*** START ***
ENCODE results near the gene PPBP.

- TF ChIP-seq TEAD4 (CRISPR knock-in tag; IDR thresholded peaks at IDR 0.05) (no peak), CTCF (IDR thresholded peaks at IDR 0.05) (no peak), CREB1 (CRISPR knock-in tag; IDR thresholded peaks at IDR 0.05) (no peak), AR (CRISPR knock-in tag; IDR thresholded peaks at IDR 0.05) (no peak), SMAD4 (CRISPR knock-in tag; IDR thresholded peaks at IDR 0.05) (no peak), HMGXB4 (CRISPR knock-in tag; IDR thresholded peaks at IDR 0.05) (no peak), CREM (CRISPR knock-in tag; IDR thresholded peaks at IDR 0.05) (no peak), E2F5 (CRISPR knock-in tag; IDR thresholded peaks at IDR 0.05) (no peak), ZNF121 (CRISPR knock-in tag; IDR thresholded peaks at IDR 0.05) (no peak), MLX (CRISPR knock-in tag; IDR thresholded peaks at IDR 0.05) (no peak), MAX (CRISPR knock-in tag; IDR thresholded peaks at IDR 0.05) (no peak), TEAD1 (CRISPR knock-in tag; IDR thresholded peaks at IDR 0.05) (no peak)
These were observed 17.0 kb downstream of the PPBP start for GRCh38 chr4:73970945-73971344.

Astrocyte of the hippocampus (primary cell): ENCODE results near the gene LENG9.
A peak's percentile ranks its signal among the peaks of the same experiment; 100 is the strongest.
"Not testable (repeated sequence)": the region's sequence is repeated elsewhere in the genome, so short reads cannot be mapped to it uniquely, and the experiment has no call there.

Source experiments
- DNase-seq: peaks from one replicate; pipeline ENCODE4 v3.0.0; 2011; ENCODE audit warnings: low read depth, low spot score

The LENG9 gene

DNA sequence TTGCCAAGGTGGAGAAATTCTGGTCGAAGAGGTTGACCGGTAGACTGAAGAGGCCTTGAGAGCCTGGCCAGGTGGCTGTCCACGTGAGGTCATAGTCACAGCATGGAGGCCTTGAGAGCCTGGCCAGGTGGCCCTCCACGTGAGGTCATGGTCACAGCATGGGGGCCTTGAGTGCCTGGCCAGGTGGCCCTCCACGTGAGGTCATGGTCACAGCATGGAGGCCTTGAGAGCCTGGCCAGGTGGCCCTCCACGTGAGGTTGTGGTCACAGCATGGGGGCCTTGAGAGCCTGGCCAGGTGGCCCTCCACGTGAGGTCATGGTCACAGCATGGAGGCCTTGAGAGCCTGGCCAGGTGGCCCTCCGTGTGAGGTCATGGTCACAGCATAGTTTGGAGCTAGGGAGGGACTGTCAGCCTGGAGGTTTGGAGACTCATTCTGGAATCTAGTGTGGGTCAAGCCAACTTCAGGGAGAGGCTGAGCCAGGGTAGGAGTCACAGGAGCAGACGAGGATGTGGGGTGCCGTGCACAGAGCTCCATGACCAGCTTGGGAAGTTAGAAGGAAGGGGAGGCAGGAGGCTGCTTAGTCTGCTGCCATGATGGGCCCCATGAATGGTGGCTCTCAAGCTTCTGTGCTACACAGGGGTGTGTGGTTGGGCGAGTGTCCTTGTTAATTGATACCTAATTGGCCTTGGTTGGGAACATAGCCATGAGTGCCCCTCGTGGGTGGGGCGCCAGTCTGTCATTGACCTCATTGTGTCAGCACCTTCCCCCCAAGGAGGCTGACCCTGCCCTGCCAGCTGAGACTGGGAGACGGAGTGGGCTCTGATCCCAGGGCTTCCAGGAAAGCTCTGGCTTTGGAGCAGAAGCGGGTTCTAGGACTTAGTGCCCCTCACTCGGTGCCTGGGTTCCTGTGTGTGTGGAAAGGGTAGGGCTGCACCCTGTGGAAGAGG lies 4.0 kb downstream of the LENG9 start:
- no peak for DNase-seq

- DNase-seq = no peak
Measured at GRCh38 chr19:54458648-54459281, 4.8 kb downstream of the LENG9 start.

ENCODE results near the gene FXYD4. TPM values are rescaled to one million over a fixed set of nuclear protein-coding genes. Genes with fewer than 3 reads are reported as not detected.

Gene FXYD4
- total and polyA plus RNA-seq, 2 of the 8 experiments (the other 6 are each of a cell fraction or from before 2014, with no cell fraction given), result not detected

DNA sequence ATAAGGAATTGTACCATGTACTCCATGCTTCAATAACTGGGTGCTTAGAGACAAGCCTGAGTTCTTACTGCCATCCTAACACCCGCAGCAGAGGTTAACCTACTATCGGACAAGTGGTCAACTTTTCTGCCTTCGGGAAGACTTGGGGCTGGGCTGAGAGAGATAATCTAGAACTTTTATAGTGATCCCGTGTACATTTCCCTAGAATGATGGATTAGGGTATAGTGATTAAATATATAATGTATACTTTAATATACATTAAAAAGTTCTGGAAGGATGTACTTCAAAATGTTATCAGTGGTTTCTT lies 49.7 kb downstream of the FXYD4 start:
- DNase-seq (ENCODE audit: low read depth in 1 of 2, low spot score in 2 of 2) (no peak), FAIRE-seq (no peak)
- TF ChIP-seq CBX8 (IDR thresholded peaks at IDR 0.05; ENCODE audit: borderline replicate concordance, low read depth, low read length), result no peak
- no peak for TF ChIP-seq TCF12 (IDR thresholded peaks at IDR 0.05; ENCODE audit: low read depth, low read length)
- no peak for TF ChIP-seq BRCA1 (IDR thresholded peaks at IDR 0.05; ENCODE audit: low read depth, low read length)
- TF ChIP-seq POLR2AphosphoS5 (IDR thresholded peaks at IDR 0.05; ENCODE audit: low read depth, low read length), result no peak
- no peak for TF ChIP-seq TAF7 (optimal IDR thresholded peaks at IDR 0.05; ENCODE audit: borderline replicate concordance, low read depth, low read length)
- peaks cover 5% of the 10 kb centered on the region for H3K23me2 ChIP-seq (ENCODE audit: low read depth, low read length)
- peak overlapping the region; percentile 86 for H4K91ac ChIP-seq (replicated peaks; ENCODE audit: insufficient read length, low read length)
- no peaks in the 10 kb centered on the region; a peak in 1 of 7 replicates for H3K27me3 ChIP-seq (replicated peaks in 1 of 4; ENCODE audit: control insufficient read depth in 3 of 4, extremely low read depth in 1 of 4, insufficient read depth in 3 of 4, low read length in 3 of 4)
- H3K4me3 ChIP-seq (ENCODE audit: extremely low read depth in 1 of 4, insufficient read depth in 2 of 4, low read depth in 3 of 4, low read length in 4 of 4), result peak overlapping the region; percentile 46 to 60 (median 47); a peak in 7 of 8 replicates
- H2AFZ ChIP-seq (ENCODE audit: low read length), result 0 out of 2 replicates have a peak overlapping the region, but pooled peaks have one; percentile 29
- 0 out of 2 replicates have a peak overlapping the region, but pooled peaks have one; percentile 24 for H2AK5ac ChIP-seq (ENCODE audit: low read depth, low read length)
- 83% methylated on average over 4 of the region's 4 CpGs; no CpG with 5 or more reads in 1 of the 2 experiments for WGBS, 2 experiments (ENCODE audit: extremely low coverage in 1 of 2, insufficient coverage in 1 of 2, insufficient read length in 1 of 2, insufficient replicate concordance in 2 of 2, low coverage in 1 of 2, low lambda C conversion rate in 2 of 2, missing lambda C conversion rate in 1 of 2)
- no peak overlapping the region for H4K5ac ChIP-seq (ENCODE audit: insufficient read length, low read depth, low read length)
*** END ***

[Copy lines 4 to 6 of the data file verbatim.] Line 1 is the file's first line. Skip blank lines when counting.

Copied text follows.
Astrocyte of the hippocampus (primary cell): ENCODE results near the gene LENG9.
A peak's percentile ranks its signal among the peaks of the same experiment; 100 is the strongest.
"Not testable (repeated sequence)": the region's sequence is repeated elsewhere in the genome, so short reads cannot be mapped to it uniquely, and the experiment has no call there.